Turkey appears ready to allow exports of crude oil from Iraq’s semi autonomous Kurdistan region following the conclusion of tests on an unused section of the Kirkuk-Ceyhan pipeline, which leads from the Turkish-Iraqi border to its oil export terminal at Ceyhan on the East Mediterranean coast. Continue reading »
At first glance the announcement in Turkey’s Official Gazette on Tuesday that Turkey’s State Supply Office has issued a tender to buy 250m instant win lottery tickets might look like a cunning plan to help cover Turkey’s burgeoning current account deficit.
A second glance might conclude that the unusual tender is related to the privatisation on behalf of Turkey’s national lottery, Milli Piyango. Continue reading »
The secondary public offering for Turkey’s state real estate development company has proved every bit as attractive to investors as had been predicted when it was first announced back in February.
It’s a result that apparently justifies both the plan to sell a further 25.86 per cent of the company, and the subsequent decision to postpone the sale taken in June in the wake of widespread civil unrest and calls for the resignation of Turkish Prime Minister Recep Tayyip Erdogan. Continue reading »
Iraq’s semi autonomous region of Kurdistan has given its clearest signals yet that it is preparing to realise the export of oil and gas by pipeline via Turkey, independent of the Iraqi central government in Baghdad.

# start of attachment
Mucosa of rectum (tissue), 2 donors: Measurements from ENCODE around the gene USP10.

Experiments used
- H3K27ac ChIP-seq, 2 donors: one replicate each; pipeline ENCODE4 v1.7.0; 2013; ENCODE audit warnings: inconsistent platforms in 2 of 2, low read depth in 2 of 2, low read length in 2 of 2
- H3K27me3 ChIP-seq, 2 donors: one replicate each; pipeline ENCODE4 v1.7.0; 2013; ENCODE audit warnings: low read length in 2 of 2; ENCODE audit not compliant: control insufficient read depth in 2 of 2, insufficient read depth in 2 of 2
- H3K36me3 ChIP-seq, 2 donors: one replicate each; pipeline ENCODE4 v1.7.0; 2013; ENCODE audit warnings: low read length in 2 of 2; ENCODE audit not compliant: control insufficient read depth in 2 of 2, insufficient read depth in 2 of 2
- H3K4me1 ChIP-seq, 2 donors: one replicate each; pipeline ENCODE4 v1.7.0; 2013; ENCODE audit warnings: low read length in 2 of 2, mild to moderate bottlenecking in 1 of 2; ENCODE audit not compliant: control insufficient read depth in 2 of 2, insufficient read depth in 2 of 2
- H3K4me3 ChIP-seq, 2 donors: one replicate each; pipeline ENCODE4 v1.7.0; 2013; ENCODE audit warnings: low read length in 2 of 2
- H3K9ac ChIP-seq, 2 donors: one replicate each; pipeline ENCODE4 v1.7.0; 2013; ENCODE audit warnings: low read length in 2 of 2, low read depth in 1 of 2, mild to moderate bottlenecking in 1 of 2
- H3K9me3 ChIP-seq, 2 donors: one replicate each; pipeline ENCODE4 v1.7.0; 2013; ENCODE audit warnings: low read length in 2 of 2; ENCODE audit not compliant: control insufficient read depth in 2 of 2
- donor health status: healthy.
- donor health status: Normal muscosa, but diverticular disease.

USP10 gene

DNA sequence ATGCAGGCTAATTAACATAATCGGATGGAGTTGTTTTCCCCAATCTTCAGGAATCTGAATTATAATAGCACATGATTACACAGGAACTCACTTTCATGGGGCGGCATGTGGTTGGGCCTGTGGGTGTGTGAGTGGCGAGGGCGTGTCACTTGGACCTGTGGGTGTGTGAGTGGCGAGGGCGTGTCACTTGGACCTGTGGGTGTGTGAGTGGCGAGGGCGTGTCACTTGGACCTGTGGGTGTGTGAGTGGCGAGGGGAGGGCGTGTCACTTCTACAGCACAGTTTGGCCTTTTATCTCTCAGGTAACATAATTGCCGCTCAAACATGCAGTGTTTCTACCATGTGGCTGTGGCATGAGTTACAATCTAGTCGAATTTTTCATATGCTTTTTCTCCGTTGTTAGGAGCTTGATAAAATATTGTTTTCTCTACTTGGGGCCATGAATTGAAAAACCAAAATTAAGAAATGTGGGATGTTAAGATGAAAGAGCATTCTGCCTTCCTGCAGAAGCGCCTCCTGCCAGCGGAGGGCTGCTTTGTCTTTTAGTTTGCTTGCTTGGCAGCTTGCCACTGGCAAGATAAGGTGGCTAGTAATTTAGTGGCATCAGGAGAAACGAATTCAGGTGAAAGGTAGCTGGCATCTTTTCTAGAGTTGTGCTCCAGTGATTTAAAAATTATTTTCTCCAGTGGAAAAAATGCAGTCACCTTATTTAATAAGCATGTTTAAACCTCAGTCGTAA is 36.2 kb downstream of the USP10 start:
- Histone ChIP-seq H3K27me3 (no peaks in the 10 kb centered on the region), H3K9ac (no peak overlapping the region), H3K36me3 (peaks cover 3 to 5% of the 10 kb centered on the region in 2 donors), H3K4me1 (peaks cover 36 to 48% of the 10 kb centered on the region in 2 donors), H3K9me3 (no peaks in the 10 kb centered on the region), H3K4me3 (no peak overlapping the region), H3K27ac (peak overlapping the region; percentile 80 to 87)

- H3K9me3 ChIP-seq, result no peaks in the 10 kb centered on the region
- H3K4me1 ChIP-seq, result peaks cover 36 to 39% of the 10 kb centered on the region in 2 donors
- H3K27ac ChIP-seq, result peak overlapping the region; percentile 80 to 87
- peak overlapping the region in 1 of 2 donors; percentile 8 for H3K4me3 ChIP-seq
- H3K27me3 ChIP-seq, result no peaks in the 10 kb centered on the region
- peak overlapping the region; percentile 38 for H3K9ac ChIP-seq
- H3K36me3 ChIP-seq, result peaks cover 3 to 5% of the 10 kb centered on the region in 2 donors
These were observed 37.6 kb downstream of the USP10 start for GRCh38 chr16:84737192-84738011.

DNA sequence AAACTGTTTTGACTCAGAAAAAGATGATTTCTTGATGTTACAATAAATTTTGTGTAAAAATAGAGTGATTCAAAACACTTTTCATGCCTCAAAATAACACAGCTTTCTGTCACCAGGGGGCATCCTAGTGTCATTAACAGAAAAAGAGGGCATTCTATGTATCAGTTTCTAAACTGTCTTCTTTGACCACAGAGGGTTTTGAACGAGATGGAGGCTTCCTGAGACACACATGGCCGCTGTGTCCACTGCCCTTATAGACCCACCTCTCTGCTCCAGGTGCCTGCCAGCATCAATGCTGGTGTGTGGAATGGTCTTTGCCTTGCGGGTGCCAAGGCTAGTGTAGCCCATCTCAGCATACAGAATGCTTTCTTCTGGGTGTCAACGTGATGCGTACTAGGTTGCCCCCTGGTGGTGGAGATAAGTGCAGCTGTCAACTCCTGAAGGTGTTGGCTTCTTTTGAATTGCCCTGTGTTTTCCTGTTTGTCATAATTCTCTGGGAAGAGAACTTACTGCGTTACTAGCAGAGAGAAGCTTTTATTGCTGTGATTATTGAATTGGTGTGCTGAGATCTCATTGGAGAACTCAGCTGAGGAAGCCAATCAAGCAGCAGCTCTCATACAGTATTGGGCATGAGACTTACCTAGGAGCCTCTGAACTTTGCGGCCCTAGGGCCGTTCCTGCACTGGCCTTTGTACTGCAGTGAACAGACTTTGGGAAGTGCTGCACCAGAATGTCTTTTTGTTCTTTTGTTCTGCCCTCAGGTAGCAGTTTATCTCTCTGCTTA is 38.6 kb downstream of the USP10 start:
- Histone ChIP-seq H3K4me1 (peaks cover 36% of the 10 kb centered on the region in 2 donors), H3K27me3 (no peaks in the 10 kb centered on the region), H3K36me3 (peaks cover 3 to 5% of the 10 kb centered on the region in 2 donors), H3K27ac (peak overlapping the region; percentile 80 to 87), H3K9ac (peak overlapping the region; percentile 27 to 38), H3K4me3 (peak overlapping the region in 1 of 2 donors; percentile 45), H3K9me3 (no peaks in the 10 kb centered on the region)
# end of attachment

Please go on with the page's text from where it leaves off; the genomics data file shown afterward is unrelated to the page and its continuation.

Ashti Hawrami (pictured), the Regional Government’s minister of natural resources, said that the central government will have to accept that the Kurdistan Regional Government can export oil and gas without interference from Baghdad. Continue reading »
Turkey’s energy market regulator EPDK this week awarded Turkish construction group Siyah Kalem a licence to import gas from Iraq 18 months on from the company’s initial application.
The volumes are small – rising to a maximum of 3.2bn cu m per yr over the first 20 years out of a total 26 – but the fact it has been awarded at all speaks volumes about the state of relations between Turkey and Iraq, and the semi-autonomous Kurdish region of Northern Iraq. Continue reading »
Arguably the announcement last week by Abu Dhabi state energy company Taqa that it would postpone a final decision on investing in developing new coal fired power plant in Turkey to next year, was less surprising than the response to the announcement from Turkish energy minister Taner Yildiz.
Commenting on the decision Yildiz expressed his hope that the decision had not been made for political reasons, pointing to the ongoing instability in Egypt and Syria. Continue reading »
Ordinarily the announcement of a pre-qualification tender for the construction of a pipeline wouldn’t rate much coverage outside of specialist news services.
But the publication Tuesday of adverts by the Trans Anatolian Gas Pipeline company (Tanap) requesting applications from companies interested in building its 1,800km gas line is a little different. It represents the beginning of the end of an EU plan hatched over a decade ago to bring gas from the Caspian basin west to European markets in competition to Russian gas. Continue reading »